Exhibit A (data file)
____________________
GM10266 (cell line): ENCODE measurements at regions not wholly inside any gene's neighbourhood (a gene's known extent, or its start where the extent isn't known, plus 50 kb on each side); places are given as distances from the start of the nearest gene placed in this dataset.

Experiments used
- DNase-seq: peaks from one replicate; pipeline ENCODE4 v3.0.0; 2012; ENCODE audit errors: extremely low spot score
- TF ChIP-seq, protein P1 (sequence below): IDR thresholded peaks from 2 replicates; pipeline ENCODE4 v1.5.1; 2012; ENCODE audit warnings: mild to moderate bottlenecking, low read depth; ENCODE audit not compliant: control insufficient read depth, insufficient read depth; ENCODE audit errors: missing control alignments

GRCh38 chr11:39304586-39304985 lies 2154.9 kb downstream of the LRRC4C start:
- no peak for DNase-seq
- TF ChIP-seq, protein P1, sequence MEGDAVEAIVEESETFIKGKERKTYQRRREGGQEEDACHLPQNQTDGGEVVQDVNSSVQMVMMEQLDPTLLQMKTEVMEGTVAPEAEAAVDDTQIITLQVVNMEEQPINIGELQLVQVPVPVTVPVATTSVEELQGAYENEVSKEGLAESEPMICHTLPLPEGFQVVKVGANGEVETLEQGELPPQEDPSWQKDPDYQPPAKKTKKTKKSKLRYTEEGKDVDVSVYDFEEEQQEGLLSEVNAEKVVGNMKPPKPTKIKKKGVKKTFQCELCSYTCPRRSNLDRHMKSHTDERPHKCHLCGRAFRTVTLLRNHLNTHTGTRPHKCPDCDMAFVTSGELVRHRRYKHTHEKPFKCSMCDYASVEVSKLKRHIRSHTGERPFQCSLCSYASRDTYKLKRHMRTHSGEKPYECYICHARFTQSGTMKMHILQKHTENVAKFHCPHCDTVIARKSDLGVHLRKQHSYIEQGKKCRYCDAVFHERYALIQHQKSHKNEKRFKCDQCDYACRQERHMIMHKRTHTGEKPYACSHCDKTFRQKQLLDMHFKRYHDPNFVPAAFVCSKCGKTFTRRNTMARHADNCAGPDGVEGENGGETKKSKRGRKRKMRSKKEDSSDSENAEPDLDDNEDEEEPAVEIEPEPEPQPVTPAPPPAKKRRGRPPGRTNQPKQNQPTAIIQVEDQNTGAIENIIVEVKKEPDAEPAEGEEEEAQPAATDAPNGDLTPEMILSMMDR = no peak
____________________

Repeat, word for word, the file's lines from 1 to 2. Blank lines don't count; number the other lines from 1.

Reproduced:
GM10266 (cell line): ENCODE measurements at regions not wholly inside any gene's neighbourhood (a gene's known extent, or its start where the extent isn't known, plus 50 kb on each side); places are given as distances from the start of the nearest gene placed in this dataset.

Experiments used